1. The aspects of BP’s ethical culture that could have contributed to the Gulf Coast oil spill disaster include:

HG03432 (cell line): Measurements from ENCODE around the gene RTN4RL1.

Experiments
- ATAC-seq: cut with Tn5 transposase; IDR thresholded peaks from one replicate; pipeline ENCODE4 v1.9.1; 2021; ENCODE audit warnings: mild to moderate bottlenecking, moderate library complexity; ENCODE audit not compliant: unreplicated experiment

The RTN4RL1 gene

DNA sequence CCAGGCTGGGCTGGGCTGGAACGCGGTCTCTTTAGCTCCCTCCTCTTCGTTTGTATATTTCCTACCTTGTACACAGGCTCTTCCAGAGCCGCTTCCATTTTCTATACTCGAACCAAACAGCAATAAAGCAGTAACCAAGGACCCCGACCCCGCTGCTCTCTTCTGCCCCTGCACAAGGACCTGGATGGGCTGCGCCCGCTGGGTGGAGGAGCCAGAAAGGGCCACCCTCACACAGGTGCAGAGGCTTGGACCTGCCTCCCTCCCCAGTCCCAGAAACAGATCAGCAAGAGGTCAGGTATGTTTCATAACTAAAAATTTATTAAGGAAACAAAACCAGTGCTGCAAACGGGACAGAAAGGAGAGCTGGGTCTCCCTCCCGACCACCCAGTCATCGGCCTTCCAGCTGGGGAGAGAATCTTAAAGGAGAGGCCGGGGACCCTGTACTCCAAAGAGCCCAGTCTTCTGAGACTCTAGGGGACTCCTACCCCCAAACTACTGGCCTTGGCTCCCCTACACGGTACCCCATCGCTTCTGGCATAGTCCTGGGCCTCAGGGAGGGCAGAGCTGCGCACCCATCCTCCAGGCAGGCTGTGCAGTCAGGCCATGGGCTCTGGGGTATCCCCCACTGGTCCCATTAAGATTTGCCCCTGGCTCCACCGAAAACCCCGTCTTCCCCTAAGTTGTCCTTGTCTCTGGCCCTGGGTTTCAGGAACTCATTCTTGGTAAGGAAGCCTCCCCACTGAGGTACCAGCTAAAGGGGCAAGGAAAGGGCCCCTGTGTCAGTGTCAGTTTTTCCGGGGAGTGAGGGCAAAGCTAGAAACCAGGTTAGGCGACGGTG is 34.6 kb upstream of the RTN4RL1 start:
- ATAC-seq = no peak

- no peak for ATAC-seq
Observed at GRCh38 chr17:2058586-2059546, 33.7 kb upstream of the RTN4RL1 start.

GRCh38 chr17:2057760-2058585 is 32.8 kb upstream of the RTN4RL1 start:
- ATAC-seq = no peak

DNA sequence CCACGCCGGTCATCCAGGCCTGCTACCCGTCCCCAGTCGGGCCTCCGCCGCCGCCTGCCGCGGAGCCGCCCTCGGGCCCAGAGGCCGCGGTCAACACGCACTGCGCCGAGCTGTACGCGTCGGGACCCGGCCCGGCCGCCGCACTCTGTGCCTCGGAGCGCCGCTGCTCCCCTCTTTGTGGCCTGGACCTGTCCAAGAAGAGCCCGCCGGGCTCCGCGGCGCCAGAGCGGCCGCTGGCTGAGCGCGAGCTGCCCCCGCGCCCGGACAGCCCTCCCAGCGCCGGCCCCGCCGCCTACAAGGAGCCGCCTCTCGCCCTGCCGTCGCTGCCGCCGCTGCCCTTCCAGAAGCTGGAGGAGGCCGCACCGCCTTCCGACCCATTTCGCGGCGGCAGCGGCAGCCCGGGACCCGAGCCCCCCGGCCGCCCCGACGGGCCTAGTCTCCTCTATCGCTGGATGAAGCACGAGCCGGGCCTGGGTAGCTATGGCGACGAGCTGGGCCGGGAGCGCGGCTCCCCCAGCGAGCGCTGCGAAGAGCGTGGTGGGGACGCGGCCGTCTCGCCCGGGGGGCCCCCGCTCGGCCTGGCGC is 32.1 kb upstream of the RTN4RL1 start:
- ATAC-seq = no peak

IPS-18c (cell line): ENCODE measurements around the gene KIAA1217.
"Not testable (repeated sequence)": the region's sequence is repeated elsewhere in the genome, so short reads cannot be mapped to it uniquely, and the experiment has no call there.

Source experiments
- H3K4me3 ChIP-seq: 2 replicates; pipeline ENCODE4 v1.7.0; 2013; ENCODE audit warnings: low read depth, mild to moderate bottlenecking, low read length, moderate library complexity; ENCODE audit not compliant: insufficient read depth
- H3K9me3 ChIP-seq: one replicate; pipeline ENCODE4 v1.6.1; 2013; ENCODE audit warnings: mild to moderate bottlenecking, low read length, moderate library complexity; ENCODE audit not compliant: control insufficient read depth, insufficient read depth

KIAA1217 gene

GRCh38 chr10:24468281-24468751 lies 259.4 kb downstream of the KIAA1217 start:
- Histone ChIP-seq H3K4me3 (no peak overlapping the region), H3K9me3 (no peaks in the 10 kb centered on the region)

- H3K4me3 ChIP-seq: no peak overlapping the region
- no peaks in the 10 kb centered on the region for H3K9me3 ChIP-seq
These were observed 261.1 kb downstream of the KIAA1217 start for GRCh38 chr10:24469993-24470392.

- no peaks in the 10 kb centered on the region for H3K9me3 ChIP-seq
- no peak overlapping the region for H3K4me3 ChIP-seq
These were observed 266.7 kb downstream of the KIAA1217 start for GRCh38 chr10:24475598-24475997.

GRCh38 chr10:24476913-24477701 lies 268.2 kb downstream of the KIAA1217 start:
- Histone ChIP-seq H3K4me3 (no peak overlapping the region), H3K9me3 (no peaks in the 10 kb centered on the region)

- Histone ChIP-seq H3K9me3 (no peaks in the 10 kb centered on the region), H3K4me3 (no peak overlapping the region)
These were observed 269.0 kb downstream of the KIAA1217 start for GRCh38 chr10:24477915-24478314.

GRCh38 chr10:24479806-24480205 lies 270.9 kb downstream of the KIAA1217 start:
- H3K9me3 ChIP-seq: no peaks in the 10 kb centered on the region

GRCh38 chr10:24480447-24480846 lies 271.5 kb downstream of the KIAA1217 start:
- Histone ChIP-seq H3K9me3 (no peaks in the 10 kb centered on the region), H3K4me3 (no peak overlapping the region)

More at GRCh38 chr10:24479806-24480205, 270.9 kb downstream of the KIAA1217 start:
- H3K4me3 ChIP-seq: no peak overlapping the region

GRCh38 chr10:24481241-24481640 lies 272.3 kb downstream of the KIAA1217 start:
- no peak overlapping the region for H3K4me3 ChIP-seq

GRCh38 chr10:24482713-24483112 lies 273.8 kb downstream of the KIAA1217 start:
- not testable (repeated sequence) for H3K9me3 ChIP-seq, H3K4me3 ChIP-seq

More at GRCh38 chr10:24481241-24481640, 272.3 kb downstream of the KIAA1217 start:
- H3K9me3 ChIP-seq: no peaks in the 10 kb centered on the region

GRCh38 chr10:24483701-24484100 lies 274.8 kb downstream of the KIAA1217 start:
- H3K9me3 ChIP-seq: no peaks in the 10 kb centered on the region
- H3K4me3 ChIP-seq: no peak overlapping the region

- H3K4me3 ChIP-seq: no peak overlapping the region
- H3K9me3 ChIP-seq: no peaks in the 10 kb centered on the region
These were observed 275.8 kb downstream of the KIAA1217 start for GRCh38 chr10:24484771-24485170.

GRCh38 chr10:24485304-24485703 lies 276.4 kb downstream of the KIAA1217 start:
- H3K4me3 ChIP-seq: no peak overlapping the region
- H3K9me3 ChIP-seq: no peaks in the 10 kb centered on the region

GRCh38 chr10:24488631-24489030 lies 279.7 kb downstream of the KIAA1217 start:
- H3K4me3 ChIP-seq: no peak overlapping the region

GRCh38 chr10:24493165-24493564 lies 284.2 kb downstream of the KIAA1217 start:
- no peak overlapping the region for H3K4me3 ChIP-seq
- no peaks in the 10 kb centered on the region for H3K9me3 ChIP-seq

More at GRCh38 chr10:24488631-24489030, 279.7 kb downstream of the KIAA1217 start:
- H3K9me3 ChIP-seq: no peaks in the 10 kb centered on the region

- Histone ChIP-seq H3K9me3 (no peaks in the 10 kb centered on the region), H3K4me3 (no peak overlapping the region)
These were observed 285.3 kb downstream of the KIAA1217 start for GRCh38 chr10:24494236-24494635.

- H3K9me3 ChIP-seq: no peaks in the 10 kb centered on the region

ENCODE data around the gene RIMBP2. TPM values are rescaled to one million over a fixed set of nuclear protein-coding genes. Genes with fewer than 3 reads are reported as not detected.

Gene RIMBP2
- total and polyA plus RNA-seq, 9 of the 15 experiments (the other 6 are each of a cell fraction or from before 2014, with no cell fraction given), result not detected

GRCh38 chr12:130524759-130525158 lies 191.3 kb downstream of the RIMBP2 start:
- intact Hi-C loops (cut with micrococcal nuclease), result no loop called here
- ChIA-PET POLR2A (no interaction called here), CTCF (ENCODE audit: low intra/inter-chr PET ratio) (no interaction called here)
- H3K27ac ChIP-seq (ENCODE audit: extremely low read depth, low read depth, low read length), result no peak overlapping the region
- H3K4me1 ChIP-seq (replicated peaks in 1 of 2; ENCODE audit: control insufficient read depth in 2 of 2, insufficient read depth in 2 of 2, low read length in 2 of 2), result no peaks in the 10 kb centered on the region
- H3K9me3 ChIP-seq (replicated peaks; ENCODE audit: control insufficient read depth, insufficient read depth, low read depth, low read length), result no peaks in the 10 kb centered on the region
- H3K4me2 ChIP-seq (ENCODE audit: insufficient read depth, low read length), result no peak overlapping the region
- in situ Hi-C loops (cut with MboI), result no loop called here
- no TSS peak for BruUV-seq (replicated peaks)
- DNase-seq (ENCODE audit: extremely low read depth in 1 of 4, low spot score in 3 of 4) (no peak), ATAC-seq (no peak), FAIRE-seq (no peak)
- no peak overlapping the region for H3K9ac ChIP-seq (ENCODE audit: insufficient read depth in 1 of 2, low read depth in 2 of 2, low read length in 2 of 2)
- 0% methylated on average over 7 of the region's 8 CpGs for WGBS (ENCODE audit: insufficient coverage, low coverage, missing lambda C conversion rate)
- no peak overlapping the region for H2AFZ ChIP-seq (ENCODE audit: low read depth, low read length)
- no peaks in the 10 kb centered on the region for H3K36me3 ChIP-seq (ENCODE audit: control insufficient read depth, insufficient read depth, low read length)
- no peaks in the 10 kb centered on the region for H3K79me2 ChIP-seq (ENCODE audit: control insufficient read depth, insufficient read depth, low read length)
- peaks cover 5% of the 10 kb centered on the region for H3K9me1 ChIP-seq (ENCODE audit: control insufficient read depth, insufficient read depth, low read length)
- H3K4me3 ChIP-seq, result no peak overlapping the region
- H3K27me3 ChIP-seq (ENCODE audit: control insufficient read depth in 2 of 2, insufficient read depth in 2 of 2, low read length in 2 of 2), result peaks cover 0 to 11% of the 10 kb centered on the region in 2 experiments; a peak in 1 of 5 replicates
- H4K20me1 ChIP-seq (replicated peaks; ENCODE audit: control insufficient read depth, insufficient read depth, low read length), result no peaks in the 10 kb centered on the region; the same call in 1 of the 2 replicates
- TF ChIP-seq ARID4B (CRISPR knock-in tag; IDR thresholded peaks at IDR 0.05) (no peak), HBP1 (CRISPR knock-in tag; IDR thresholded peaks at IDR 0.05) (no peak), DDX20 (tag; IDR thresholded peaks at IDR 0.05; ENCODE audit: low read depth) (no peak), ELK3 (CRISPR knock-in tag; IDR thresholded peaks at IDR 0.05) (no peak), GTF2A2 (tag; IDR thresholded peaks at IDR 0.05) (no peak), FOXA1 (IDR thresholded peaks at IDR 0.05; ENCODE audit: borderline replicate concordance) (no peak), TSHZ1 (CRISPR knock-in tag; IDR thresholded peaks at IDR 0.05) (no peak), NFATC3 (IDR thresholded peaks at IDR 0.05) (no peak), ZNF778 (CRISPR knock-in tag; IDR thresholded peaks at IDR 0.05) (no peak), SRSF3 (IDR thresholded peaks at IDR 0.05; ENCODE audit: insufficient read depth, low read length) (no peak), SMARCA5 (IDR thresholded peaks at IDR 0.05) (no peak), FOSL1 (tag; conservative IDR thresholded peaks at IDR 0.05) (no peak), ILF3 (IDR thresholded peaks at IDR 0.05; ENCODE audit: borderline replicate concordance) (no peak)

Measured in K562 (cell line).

* The company tried to assure concerned stakeholders that it took environmental concerns seriously, but BP’s actions have not always concided with its words. BP has engaged in numerous instances of questionable behavior including fraud, environmental, and ethical transgressions clearly demonstrate that the company has a history of disregarding the well-being of stakeholders. The company has claimed to be an ethical company, concerned with stakeholder well-being, but its many violations tell a different story. * BP’s code of conduct was not sufficient to prevent a man made environmental disaster on an unprecedented scale. Apparently, BP’s code did not effectively address specific high risk activities within the scope of daily operations. * An investigation implies that BP cut short procedures and quality testing of the pipe (tests that are meant to detect has in the well). Also, BP used a less costly well design that some investigators deemed “risky”. Installation of this design is easier and costs are lower. Although, BP didn’t break any laws by using this design, they ignored safer alternatives (to save money) that might have prevented, or at least hindered, the accident. * BP admitted that they had ignored several procedures required by the Clean Air Act for ensuring mechanical integrity and a safe startup between 1999 until the explosion in 2005 that killed 15 employees and injured another 170 people. The explosion was the result of a leak of hydrocarbon liquid, and vapor. Another leak that happened in 2006 occurred after BP failed to respond to numerous red flags. One of these flags consisted of a dangerous corrosion in its pipes that had gone unchecked for more than a decade. * To narrow this entire question up, BP took shortcuts in their productions to cut their costs, and ignored defaults, regular routine cleanings,...
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